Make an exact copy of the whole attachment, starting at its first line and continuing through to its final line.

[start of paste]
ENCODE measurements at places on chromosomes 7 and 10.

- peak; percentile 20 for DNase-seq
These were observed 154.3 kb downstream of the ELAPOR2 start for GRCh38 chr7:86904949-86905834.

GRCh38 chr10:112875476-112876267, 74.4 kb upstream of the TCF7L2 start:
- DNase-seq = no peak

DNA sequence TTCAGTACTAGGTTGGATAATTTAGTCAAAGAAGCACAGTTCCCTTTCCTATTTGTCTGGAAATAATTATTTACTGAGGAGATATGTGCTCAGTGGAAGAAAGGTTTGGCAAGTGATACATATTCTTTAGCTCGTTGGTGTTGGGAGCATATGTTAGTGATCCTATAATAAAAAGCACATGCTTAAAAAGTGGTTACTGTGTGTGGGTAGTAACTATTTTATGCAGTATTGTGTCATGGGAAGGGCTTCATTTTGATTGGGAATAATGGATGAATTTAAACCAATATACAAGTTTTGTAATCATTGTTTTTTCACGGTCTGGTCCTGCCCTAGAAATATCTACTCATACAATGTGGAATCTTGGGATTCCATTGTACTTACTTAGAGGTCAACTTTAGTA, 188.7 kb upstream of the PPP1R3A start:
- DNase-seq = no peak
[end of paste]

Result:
ENCODE measurements at places on chromosomes 7 and 10.

- peak; percentile 20 for DNase-seq
These were observed 154.3 kb downstream of the ELAPOR2 start for GRCh38 chr7:86904949-86905834.

GRCh38 chr10:112875476-112876267, 74.4 kb upstream of the TCF7L2 start:
- DNase-seq = no peak

DNA sequence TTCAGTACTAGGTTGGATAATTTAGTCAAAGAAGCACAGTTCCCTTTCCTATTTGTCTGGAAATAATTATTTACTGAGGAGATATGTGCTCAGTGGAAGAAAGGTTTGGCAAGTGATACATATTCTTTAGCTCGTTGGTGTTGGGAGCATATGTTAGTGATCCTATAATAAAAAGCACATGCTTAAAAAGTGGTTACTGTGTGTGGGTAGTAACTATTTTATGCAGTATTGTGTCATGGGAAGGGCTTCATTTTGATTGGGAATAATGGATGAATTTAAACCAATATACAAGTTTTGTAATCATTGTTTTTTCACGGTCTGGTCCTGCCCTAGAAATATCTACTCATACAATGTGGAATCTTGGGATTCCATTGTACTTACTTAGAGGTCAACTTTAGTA, 188.7 kb upstream of the PPP1R3A start:
- DNase-seq = no peak